The COVID-19 pandemic response resulted in an unprecedented situation within the sporting community. Resultantly, athletes were forced to abruptly modify training habits without adequate time for coaches, strength, and conditioning professionals and athletes to develop a structured strategy moving forward. While previous commentaries (Sarto et al., 2020) and consensus statements have been recently published regarding concerns for athletes returning to sport after a disruption in regular training or recommendations for in-home training (Hammami et al., 2020; Jukic et al., 2020), there are currently a lack of data available that has examined the specific changes of athletes' training habits. Therefore, the purpose of this brief research report was to examine the effect that COVID-19 government mandated shutdown measures had on the training habits and perceptions of athletes within the US.
This cross-sectional study design distributed an electronic survey to a mixed-sex cohort of athletes. The survey was designed to examine how the COVID-19 pandemic during the spring of 2020 and the ensuing response from sporting organizations and government-mandated shutdown measures impacted the training habits, perceptions of effort, and motivation of athletes within the United States. The survey was distributed between April 2020 and June 2020.
A total of 136 athletes initially responded to the survey with 105 (males: n = 31; females: n = 74) of these individuals (mean ± SD age = 19.9 ± 2.1 years; weight = 76.1 ± 23.7 kg.; height = 170.6 ± 11.6 cm) completing the survey. Of those who completed the survey, 92 (87.6%), 10 (9.5%), and 3 (2.9%) of the athletes competed at the collegiate, high school, or “other” level of sport, respectively. Athletes from the following sports were represented: football (n = 21), baseball/softball (n = 22), soccer (n = 10), track/cross country (n = 17), volleyball (n = 2), basketball (n = 8), lacrosse (n = 5), gymnastics (n = 16), golf (n = 3), and rugby (n = 1). Participants were informed of the study purpose, details of their participation, and target outcomes prior to providing electronic consent at the start of the survey before being allowed to continue. This survey was approved by the Institutional Review Board of the University of Wisconsin—La Crosse (IRB# 20-AJ-388 5/22/2020) in compliance with the Human Subjects Guidelines for Research.
Data Collection Procedure
An electronic survey (Qualtrics, Provo, UT, USA) was distributed via email and social media, targeting practitioners, athletic trainers, strength staff, and coaches to further distribute the survey to their athletes. The survey consisted of 36 questions that were designed to assess basic demographic information (n = 10), the current training-related resources and programming available (n = 8), changes in training habits (n = 12), and how their perceptions of effort, enjoyment from training, motivation to train, and perception of overall mental health changed, as a result of the COVID-19-related shutdown measures (n = 6). An anonymous link to the survey was publically posted on social media for sharing and redistribution. Additional participants were sent emails with an accompanying link from their athletics staff or coaches on behalf of select institutions within the United States who were asked to participate in the study through word of mouth.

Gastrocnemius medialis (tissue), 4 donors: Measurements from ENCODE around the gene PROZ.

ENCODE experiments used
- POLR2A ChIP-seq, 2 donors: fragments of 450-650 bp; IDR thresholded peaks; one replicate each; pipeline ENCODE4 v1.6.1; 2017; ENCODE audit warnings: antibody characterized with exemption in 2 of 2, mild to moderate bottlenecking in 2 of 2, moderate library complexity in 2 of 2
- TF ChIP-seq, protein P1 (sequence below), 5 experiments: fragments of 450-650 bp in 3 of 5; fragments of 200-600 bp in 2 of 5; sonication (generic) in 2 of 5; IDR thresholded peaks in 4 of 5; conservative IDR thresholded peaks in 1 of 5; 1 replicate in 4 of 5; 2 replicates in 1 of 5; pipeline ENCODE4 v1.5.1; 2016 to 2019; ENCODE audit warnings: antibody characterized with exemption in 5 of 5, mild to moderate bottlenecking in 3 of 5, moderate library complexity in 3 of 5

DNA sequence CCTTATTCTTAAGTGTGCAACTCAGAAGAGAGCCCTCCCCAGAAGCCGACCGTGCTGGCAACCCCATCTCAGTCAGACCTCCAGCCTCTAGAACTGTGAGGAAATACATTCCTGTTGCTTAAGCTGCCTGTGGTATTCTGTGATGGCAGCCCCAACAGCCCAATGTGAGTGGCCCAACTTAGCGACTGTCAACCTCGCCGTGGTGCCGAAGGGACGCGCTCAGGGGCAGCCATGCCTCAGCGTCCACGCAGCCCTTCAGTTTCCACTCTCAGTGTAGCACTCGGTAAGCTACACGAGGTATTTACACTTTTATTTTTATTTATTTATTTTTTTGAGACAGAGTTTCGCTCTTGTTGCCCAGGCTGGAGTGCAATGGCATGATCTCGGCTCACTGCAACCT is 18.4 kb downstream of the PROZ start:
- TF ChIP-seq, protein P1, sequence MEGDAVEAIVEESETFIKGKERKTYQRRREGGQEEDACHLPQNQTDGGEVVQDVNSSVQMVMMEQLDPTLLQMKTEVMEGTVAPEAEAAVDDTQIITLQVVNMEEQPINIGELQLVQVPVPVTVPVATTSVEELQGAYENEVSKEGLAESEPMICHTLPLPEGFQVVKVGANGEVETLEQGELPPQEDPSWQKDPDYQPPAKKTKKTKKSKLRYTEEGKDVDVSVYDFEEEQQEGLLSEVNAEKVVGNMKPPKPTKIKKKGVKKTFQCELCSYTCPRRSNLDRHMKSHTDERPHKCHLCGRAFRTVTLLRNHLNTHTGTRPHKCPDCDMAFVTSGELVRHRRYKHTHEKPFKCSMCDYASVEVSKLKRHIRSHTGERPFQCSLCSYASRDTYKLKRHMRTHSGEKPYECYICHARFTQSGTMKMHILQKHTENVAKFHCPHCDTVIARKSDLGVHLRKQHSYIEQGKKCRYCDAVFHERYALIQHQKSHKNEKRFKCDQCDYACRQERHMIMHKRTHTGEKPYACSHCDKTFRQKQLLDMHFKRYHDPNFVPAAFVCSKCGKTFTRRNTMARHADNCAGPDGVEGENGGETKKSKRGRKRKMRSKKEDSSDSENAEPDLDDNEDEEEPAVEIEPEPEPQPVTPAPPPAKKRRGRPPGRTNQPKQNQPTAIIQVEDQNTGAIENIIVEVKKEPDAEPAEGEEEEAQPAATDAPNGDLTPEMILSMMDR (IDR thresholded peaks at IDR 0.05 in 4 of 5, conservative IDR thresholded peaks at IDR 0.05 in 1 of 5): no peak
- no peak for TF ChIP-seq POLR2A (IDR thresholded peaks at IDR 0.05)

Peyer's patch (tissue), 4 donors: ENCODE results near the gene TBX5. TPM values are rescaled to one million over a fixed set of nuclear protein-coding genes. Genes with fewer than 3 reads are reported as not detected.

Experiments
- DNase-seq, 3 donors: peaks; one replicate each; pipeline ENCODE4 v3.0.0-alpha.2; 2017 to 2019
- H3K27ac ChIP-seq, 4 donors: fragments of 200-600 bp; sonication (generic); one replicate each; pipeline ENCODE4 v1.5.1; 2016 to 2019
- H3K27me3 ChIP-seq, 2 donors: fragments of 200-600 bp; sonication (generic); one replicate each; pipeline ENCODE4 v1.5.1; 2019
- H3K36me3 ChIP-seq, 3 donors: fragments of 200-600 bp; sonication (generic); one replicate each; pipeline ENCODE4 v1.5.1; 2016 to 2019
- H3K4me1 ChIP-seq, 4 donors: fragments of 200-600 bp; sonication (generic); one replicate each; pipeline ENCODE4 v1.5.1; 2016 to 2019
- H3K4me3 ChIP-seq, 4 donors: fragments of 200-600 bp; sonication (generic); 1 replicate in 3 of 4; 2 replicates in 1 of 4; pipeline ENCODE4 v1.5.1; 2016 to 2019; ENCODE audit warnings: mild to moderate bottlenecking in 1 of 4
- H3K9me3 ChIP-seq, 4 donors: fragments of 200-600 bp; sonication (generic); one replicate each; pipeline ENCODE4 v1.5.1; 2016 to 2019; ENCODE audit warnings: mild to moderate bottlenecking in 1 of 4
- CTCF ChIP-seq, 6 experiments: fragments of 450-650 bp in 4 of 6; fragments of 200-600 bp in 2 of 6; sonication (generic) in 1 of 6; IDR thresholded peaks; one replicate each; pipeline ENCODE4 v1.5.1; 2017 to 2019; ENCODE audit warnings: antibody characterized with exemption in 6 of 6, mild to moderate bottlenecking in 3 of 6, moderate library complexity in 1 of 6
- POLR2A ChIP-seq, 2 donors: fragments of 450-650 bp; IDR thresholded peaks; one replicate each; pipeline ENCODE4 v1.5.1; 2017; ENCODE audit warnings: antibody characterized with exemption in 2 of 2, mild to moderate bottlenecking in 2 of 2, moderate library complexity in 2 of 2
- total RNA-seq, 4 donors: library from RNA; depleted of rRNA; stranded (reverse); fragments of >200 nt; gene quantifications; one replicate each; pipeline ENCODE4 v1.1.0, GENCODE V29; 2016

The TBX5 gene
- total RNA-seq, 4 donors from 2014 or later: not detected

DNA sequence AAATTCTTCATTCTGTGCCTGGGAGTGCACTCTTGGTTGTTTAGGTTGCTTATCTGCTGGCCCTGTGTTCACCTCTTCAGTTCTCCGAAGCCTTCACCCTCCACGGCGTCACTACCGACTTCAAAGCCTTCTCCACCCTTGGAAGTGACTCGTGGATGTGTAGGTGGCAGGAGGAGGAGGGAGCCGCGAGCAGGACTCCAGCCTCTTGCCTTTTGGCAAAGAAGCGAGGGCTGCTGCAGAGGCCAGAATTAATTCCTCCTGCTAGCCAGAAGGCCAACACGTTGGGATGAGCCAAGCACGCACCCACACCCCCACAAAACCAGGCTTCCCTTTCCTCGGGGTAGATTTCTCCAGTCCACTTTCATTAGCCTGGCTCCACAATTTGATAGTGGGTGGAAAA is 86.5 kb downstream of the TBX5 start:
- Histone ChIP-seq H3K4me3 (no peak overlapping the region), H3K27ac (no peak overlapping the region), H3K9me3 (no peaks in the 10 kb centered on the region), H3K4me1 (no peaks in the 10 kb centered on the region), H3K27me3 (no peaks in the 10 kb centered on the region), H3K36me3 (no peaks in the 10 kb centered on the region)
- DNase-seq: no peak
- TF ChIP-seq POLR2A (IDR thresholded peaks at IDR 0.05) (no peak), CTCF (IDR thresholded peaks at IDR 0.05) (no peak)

The data were analyzed using descriptive statistics to summarize participant demographics and current resource changes in training habits and perceptions. Paired sample t tests were used to assess changes in training habits. All data are presented as means ± standard deviation with 95% confidence intervals. Statistical significance was determined at p < 0.05. All data were analyzed using SPSS V.25 (IBM Corporation, Armonk, NY, USA).
Athlete Background and Resources
Seventy (66.7%) athletes reported being actively participating in a winter or spring sport that was canceled due to the COVID-19 shutdown measures. Eighty-eight (83.8%) athletes reported that they were completing current training activities alone. Ninety-nine (94.3%) athletes continued to receive guidance from their primary sport coach or strength training staff. A summary of the equipment available to the survey respondents at the time of survey completion is presented in Table 1.
A summary of self-reported training goals during COVID-19 related shutdown period are presented in Table 2. Notable reductions in overall training frequency were reported during the COVID-19-related shutdown period. Pre-COVID-19, 83 (79%) athletes reported training 5–6 days per week compared to only 48 (45.7%) during the COVID-19-related shutdown period. A complete summary of changes in training frequency are presented in Table 3. There was a significant (p < 0.001) decrease (mean ± SD) in self-reported participation time for strength training (−1.65 ± 4.32 h · wk−1), endurance (−1.47 ± 3.93 h · wk−1), and mobility (−1.09 ± 2.24 h · wk−1), with the largest reduction coming from participation time in sport-specific activities (−6.44 ± 6.28 h · wk−1) pre- to post-shutdown. Changes in time spent completing specific styles of training are presented in Table 4. Female athletes self-reported a greater decrease in time spent doing sport-specific (females: −8.16 ± 5.12; males: −2.79 ± 6.41 h; p < 0.001) and mobility training (females: −1.52 ± 2.21; males: −0.30 ± 1.66 h; p < 0.01) compared to males.